Updated: Aug 3
Over the past year, the world has battled COVID-19. Families and friends stayed at home to stop the spread and keep transmission rates low, while in the lab, scientists tried to learn as much as they could about this novel coronavirus.
So what did they learn? And what do we currently know about COVID-19?
Dr. Peramsetty discusses what we’ve learned about COVID-19’s incubation period and how long to wait for testing, immunity evidence (or lack of thereof), and the damage it causes after recovery.
Dr. Peramsetty on What We Know About COVID-19
COVID-19 Incubation Period
Not sure what an “incubation period” is? It simply means the time between exposure to the virus and symptom onset. According to scientists and health experts, the incubation period for COVID-19 is thought to be two to 14 days. However, most people infected with the virus find their symptoms typically appear within four or five days after exposure.
Additionally, experts have discovered that people infected with COVID-19 are contagious for 48 hours before actually showing symptoms. Emerging research suggests this is most likely when the virus spreads to others, as they are “pre-symptomatic” (or asymptomatic) and aren’t aware they have become infected.
COVID-19 Immunity Evidence
In addition to learning about the coronavirus’s incubation period, we’ve also learned quite a bit about COVID-19 immunity and whether or not people are protected after having the virus.
Most recently, a study published in February in the journal Science found that immunity can last for as long as 8 months. However, the average immunity among 95% of test subjects was around ~6 months.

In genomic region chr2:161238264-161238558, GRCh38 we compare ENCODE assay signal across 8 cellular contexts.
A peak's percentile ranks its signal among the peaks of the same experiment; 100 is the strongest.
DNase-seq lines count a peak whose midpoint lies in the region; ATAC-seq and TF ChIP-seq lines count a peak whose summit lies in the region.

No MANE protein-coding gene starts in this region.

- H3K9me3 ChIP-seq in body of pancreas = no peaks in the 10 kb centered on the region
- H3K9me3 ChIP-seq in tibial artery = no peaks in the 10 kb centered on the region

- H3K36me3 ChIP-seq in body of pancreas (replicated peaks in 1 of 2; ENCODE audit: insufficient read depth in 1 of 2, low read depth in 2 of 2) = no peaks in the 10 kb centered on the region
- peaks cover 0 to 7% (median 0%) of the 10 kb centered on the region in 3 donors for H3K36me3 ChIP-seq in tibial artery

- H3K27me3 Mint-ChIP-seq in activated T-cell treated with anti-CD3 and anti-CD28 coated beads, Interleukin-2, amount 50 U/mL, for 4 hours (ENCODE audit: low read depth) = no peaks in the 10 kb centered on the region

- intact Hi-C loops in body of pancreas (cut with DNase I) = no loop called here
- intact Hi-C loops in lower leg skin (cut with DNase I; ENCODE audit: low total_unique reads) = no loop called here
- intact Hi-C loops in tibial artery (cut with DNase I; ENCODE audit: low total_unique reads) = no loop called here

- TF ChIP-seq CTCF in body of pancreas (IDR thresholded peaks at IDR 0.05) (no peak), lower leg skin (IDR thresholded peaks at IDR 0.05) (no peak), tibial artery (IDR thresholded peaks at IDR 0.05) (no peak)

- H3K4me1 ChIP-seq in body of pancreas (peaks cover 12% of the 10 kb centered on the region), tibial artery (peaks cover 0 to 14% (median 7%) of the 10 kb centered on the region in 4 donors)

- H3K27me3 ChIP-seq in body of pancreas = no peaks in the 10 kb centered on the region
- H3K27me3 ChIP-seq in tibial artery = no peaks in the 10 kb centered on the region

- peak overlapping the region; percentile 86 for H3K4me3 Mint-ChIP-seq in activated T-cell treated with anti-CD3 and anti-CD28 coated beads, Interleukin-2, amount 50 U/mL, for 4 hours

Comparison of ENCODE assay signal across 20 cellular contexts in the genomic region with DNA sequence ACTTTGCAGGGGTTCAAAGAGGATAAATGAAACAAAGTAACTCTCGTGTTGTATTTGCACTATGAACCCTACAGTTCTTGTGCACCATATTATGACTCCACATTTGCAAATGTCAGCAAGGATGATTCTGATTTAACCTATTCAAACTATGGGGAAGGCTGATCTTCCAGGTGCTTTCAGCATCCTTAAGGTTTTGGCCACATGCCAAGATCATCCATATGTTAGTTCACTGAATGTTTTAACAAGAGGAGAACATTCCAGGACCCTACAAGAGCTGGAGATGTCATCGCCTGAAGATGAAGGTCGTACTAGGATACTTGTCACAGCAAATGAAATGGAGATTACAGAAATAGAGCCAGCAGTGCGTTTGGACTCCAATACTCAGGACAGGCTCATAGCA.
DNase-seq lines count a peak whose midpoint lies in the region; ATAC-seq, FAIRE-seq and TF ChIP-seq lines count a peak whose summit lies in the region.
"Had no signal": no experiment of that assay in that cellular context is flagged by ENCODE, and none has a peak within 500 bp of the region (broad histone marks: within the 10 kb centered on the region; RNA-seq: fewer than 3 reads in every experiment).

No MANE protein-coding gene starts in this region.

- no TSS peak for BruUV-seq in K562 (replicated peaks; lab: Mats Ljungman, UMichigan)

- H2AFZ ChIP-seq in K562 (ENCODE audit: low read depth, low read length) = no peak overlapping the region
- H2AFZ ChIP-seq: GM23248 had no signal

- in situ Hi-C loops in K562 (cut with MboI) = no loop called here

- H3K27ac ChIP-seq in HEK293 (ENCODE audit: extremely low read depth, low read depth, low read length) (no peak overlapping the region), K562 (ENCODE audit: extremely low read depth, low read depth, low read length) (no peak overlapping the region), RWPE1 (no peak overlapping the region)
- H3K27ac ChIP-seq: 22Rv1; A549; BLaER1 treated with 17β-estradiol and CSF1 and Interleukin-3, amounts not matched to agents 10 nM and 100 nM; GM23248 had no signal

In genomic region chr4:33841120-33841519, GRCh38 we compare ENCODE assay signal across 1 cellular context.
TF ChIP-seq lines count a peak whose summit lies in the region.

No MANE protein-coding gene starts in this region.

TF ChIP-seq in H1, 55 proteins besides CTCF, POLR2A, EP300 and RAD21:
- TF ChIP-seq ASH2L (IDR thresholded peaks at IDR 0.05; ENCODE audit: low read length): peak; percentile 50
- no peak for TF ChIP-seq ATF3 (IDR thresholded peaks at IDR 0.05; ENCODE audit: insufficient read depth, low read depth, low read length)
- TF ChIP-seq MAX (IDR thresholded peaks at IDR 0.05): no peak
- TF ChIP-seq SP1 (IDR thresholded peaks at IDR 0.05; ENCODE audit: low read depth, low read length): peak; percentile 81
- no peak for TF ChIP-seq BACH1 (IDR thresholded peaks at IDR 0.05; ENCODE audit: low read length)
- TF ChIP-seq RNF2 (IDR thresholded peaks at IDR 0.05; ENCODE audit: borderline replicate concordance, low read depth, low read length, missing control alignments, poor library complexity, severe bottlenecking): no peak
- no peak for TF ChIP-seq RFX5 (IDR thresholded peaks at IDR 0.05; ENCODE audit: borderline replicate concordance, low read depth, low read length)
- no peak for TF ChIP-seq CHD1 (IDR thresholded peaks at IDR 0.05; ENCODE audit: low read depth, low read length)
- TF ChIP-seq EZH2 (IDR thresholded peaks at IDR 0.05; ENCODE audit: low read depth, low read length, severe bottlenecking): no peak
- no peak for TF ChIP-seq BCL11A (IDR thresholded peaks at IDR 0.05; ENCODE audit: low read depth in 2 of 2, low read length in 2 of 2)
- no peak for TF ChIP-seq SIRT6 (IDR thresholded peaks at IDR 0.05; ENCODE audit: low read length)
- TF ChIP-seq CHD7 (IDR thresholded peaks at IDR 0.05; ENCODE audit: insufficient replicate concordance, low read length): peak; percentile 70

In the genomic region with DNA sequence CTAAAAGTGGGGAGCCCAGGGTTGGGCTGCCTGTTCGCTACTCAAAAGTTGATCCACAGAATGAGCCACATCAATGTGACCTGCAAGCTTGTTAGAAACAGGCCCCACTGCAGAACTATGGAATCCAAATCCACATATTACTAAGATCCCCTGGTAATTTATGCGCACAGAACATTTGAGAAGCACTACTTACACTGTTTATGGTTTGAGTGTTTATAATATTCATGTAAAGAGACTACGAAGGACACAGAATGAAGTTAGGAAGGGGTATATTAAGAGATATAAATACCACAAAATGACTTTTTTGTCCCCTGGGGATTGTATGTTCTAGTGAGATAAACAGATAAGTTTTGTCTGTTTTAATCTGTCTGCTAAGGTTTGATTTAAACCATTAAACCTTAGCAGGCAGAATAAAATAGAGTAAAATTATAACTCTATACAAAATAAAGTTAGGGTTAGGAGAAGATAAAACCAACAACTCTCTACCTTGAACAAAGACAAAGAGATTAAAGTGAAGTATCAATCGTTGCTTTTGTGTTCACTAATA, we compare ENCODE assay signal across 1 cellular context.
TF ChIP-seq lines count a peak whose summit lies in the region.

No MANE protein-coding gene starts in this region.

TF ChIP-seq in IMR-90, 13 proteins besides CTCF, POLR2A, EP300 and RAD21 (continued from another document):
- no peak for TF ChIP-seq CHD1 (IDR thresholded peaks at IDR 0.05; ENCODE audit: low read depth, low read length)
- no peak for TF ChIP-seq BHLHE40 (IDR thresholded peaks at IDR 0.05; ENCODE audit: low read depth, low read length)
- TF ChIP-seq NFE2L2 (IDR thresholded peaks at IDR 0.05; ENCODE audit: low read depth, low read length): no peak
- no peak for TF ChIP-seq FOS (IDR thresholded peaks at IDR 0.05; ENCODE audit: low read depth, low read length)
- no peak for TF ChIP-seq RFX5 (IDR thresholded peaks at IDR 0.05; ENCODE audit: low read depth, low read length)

So what does this mean?
Well, until we properly vaccinate the majority of the population to reach herd immunity, protective measures like social distancing, wearing masks, and avoiding crowds still need to be followed to stop the spread and keep COVID-19 case rates low.
Long-Term Effects of COVID-19
If there’s one aspect of COVID-19 that people aren't talking about enough, it’s the bodily damage and long-term effects following recovery of the infection.
While many believe only older people or those with underlying health conditions are affected by COVID-19, many cases have occured where otherwise healthy teenagers and young adults have been infected with COVID-19 and now suffer from debilitating long-term effects.
For instance, Carsen, a healthy 17-year-old, tested positive with COVID-19 in July of 2020 and after “recovering” from the virus, has since been diagnosed with long-term effects from COVID, including chronic fatigue, insomnia, night sweats, and -- even more surprising -- myocarditis, which is an inflammation of the heart muscle.
However, Carsen isn’t alone in his fight against long-term COVID effects. Many people -- both young and old -- have been experiencing post-COVID-19 symptoms that impact their everyday lives.
The most commonly reported long-term signs and symptoms include:
Shortness of breath
Other long-term signs and symptoms may include:
Muscle pain or headache
Fast or pounding heartbeat
Loss of smell or taste
Memory, concentration, or sleep problems
Rash or hair loss
Furthermore, COVID-19 can also cause organ damage, which can increase the risk of long-term health problems. COVID-19 can damage organs such as the heart, lungs, and brain. For more information on this, take a look at this page on the Mayo Clinic site.
COVID-19 Treatment and Care at Crimson Care in Tuscaloosa, Alabama
At Crimson Care, Dr. Peramsetty and his experienced team offer drive-up testing, rapid testing, professional help for treating COVID-19 symptoms, and monoclonal antibody treatments.
However, we are open to all your medical issues in Tuscaloosa, not just COVID-19! If you need medical help treating an illness, accident, or another health problem, don’t hesitate to contact our team today.